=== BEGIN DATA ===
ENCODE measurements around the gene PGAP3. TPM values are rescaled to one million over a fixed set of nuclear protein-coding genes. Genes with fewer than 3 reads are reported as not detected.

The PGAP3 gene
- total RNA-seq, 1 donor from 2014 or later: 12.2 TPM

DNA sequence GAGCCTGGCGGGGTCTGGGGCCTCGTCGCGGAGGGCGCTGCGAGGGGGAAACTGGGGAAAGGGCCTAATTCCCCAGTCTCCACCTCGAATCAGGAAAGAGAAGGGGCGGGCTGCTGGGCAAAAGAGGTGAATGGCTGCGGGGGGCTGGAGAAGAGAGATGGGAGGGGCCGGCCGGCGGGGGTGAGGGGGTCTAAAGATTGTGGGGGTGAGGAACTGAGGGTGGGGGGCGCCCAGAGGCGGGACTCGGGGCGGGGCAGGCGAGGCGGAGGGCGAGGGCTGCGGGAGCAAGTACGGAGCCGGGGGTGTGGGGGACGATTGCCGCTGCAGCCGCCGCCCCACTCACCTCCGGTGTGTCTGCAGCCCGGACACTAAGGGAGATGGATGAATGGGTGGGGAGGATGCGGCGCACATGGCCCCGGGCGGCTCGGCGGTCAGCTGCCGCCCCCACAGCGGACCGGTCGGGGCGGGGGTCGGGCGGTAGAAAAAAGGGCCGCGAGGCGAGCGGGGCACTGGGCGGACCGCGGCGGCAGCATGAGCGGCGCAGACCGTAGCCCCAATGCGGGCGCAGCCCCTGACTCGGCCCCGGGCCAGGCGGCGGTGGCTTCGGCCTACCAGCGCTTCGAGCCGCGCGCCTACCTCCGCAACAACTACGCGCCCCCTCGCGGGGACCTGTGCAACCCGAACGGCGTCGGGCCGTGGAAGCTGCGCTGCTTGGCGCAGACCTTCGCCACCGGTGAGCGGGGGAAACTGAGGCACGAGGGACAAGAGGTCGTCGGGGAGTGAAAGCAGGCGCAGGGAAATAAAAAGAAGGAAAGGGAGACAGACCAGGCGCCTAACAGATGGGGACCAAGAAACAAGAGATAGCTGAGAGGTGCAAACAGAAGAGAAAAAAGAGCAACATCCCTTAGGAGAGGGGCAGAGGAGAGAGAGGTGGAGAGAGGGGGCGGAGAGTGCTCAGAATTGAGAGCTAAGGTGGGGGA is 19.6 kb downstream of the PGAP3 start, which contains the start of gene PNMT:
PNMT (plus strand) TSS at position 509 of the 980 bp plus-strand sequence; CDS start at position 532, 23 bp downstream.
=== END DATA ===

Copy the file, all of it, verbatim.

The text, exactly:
ENCODE measurements around the gene PGAP3. TPM values are rescaled to one million over a fixed set of nuclear protein-coding genes. Genes with fewer than 3 reads are reported as not detected.

The PGAP3 gene
- total RNA-seq, 1 donor from 2014 or later: 12.2 TPM

DNA sequence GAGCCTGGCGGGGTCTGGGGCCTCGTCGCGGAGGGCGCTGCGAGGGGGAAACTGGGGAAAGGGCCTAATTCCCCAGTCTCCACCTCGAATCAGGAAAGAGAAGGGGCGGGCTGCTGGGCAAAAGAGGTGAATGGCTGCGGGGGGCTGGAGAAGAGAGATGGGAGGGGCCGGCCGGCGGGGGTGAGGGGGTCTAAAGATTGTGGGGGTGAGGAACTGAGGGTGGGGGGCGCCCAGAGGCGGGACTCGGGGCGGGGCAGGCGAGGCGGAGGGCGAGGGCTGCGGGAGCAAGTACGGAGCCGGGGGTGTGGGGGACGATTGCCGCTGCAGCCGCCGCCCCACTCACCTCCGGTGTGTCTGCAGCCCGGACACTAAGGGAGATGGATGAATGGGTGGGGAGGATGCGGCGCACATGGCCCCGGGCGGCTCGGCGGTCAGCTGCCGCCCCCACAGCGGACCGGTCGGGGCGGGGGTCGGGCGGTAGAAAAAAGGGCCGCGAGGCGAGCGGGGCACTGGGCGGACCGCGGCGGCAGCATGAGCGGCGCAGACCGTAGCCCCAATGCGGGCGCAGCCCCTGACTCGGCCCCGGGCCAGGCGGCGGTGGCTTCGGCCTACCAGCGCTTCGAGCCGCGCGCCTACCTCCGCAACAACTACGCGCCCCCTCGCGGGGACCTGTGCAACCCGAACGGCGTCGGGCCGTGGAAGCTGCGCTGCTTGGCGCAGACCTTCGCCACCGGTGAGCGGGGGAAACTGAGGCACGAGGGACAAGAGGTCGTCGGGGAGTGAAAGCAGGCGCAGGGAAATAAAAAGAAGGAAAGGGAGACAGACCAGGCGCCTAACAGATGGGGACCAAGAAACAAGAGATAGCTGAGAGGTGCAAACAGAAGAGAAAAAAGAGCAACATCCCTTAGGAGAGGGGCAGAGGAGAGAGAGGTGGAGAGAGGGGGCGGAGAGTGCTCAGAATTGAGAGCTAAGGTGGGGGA is 19.6 kb downstream of the PGAP3 start, which contains the start of gene PNMT:
PNMT (plus strand) TSS at position 509 of the 980 bp plus-strand sequence; CDS start at position 532, 23 bp downstream.